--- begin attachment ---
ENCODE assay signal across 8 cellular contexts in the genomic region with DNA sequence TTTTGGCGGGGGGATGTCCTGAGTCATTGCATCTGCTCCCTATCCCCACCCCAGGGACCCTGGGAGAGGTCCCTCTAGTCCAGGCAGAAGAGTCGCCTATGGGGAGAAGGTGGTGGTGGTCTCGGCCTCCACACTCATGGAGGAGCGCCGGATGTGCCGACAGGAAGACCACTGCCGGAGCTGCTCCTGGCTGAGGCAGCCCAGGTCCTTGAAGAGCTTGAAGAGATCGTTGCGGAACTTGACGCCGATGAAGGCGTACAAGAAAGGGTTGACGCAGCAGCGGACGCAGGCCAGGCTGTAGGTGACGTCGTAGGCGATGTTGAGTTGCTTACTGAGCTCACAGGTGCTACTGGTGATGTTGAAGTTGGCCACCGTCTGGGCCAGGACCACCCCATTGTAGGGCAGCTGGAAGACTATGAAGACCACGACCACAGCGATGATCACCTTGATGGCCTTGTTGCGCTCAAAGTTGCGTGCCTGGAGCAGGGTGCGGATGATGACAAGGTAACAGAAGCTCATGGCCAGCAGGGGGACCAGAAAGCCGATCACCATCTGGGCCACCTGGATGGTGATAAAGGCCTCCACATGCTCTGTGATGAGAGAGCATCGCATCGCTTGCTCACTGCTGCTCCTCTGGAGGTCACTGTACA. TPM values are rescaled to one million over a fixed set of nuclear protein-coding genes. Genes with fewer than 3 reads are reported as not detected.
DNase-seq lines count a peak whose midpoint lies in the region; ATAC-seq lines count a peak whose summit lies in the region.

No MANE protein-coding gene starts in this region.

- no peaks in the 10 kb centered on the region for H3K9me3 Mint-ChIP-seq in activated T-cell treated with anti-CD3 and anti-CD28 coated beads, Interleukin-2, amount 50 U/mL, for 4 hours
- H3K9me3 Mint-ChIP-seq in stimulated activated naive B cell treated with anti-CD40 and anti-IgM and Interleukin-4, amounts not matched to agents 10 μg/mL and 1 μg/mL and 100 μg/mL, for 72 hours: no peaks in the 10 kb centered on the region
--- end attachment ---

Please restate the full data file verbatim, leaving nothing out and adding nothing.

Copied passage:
ENCODE assay signal across 8 cellular contexts in the genomic region with DNA sequence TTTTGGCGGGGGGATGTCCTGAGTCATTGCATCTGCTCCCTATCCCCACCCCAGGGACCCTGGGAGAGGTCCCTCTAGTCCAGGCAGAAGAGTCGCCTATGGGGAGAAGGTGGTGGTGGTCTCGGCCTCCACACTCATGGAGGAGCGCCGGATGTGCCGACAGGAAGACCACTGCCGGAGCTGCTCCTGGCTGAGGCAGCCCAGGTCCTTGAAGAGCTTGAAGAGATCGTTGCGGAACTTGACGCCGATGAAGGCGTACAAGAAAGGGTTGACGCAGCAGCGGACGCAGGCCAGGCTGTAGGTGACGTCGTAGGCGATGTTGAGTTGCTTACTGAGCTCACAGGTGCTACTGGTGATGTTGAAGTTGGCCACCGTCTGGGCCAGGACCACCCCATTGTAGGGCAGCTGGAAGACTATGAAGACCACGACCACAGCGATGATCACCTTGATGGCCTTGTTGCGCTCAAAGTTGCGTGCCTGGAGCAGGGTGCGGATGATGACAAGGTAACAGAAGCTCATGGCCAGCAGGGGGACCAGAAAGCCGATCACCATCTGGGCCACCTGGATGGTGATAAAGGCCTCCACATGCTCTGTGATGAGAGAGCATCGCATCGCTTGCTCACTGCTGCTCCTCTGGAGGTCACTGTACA. TPM values are rescaled to one million over a fixed set of nuclear protein-coding genes. Genes with fewer than 3 reads are reported as not detected.
DNase-seq lines count a peak whose midpoint lies in the region; ATAC-seq lines count a peak whose summit lies in the region.

No MANE protein-coding gene starts in this region.

- no peaks in the 10 kb centered on the region for H3K9me3 Mint-ChIP-seq in activated T-cell treated with anti-CD3 and anti-CD28 coated beads, Interleukin-2, amount 50 U/mL, for 4 hours
- H3K9me3 Mint-ChIP-seq in stimulated activated naive B cell treated with anti-CD40 and anti-IgM and Interleukin-4, amounts not matched to agents 10 μg/mL and 1 μg/mL and 100 μg/mL, for 72 hours: no peaks in the 10 kb centered on the region